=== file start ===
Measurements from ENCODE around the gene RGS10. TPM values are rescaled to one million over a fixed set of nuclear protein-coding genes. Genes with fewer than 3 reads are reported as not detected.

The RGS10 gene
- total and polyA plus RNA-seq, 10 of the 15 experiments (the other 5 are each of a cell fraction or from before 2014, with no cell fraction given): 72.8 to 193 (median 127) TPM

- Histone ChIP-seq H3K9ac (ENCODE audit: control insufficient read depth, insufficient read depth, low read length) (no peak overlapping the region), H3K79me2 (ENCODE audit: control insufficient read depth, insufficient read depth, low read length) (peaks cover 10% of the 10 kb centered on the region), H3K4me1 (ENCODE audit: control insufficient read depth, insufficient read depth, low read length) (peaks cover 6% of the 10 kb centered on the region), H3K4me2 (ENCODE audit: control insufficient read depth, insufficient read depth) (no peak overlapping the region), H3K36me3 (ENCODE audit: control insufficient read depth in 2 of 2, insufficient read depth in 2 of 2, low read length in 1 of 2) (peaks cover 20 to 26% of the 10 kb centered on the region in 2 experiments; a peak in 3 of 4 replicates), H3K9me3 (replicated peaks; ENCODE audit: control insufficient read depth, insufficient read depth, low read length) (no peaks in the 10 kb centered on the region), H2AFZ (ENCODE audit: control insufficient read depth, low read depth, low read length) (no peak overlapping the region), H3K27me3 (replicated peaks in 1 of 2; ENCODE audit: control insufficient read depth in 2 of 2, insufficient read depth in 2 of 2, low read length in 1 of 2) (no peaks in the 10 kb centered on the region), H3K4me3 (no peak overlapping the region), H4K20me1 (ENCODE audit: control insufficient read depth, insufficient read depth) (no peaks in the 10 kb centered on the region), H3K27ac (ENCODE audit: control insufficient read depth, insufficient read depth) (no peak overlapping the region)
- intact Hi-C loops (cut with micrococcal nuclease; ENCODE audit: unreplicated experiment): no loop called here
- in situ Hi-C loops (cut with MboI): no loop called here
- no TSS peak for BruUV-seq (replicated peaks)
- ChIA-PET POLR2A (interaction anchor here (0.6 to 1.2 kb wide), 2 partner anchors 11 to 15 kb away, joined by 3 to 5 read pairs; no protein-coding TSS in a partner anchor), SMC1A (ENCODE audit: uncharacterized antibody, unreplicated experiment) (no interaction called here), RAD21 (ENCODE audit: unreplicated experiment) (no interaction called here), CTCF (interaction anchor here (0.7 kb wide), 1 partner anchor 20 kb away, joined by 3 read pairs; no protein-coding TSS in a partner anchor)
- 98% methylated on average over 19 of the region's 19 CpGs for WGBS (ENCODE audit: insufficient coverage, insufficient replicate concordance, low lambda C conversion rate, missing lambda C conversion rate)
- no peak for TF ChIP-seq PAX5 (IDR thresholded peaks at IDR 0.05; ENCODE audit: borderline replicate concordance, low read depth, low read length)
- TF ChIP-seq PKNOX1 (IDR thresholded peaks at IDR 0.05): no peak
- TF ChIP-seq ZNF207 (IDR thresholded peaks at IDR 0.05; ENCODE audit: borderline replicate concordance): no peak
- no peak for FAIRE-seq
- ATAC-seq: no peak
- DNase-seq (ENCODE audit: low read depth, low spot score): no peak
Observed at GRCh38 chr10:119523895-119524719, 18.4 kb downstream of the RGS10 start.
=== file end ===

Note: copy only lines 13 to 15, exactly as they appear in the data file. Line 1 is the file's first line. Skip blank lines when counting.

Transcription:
- no peak for FAIRE-seq
- ATAC-seq: no peak
- DNase-seq (ENCODE audit: low read depth, low spot score): no peak